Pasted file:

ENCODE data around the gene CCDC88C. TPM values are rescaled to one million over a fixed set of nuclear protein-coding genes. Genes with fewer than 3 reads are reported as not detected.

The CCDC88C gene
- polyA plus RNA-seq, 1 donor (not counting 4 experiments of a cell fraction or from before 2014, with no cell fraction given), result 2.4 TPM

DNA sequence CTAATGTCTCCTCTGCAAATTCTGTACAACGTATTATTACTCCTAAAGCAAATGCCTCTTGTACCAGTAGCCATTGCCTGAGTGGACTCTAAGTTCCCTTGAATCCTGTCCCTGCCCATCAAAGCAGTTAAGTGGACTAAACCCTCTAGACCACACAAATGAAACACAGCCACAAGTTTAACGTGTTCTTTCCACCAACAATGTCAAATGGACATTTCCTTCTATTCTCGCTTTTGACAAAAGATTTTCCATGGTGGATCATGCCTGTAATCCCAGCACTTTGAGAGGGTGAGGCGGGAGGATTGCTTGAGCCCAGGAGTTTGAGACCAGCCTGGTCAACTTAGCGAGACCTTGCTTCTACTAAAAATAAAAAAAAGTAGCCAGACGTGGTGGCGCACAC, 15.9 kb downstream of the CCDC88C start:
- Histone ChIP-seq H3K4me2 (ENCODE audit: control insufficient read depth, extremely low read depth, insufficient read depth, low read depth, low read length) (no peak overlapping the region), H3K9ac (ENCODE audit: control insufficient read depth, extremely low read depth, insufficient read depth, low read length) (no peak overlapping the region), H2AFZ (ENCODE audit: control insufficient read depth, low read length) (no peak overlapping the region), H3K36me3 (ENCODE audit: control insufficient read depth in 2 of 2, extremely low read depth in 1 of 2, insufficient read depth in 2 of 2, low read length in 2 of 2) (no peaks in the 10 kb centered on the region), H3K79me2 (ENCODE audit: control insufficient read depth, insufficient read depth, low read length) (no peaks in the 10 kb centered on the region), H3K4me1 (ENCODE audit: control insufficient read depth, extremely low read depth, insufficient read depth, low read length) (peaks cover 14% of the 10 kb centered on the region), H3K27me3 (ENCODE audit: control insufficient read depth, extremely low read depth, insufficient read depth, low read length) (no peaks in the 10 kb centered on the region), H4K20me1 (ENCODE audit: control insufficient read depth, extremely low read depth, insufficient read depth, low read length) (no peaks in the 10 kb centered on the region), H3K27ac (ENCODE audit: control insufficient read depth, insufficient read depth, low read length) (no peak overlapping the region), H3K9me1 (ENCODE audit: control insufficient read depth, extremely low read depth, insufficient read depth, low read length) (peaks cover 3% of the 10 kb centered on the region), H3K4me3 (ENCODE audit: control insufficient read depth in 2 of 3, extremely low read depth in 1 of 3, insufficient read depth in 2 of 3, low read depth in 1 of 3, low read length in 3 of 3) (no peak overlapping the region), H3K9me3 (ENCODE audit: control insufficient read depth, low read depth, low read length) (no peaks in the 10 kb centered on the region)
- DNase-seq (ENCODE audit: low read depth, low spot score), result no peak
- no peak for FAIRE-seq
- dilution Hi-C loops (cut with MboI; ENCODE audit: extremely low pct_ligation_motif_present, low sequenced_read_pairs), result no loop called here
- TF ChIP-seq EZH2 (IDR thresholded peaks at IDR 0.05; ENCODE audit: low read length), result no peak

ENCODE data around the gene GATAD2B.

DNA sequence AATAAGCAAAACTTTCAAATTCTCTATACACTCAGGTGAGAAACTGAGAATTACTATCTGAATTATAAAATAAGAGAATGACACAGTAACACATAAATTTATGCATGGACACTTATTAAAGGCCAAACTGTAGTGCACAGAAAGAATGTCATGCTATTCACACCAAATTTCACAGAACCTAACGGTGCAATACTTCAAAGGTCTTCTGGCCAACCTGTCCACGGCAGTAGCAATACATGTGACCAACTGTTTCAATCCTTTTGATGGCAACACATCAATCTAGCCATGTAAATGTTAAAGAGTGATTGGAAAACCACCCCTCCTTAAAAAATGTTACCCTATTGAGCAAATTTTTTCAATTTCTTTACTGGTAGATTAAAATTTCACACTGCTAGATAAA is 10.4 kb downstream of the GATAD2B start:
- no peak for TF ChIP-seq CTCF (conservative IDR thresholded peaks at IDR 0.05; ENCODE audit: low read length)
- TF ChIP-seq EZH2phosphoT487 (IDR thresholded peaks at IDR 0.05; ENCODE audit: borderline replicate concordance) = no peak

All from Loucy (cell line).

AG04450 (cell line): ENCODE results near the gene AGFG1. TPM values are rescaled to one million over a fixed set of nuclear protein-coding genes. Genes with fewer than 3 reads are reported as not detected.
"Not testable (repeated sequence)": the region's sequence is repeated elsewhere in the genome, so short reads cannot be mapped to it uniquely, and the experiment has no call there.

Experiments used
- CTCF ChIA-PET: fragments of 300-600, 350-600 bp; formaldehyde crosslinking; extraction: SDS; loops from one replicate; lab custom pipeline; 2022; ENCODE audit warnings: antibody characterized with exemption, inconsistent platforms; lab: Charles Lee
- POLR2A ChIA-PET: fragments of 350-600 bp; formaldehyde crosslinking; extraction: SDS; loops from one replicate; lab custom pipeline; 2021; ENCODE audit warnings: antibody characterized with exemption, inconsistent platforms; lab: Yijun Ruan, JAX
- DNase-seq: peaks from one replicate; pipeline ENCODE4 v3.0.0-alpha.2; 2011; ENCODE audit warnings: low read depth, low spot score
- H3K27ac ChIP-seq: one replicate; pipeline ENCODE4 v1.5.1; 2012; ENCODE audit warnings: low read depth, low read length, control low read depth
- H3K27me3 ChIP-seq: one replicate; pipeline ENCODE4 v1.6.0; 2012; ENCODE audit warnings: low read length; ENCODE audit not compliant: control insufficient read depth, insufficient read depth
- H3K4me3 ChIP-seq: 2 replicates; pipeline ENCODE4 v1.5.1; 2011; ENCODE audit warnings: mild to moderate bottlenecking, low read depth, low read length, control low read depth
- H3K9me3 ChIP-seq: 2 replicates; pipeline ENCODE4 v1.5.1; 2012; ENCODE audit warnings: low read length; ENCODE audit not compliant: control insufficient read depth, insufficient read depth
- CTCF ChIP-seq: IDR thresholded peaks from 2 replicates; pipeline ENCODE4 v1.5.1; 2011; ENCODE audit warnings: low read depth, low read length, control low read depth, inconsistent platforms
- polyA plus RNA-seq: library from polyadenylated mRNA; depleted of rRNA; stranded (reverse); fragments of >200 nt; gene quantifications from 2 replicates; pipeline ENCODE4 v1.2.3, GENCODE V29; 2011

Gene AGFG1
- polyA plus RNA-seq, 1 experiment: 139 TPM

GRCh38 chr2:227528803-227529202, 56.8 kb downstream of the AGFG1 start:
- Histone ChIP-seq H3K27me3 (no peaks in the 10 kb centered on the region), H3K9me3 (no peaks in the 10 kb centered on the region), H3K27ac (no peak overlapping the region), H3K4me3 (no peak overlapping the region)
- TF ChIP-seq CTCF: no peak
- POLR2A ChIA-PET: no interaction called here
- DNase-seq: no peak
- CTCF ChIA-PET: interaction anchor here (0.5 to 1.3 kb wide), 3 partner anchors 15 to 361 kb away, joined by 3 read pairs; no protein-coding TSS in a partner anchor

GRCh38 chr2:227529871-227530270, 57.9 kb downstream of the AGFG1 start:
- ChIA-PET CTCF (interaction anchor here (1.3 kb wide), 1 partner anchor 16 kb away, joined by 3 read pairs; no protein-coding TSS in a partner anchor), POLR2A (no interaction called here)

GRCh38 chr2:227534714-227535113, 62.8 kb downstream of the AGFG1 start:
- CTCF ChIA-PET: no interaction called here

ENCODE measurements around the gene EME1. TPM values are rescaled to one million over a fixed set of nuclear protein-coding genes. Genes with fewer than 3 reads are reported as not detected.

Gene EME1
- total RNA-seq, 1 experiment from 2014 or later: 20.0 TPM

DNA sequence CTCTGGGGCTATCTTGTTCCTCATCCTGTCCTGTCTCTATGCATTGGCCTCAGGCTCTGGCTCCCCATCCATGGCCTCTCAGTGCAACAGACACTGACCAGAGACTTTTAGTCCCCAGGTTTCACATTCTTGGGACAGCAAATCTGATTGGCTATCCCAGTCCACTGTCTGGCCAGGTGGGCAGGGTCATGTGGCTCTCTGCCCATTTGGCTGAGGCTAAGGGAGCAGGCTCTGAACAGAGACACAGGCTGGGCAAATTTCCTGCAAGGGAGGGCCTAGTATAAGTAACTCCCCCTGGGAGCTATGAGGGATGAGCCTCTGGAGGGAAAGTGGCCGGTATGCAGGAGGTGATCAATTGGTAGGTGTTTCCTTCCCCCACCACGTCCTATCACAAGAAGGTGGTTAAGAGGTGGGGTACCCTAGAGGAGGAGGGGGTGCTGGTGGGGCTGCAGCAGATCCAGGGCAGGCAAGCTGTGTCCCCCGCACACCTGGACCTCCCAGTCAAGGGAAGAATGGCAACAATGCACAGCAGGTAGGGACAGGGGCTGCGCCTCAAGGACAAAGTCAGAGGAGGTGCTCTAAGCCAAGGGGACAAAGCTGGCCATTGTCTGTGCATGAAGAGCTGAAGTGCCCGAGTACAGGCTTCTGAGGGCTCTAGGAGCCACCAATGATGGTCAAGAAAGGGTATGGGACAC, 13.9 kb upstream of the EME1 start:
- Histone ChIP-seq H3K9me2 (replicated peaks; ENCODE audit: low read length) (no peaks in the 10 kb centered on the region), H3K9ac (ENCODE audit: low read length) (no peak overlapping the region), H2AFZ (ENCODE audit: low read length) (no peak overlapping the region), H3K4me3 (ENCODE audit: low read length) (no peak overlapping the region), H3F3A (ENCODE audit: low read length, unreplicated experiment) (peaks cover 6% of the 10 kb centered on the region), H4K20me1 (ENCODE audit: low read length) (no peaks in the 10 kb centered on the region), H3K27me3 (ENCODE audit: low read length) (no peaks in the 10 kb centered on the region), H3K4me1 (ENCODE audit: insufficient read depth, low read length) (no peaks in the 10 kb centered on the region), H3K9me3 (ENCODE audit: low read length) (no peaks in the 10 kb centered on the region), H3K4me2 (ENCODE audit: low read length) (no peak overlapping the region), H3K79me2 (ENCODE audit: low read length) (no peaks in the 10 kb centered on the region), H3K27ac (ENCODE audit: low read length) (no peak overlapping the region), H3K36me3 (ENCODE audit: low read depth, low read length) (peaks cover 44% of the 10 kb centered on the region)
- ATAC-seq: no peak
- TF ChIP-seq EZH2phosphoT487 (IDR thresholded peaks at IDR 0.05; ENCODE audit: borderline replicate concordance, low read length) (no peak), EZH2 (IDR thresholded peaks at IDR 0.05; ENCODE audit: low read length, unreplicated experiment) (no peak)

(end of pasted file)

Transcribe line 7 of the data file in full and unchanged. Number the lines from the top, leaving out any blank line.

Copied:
- no peak for FAIRE-seq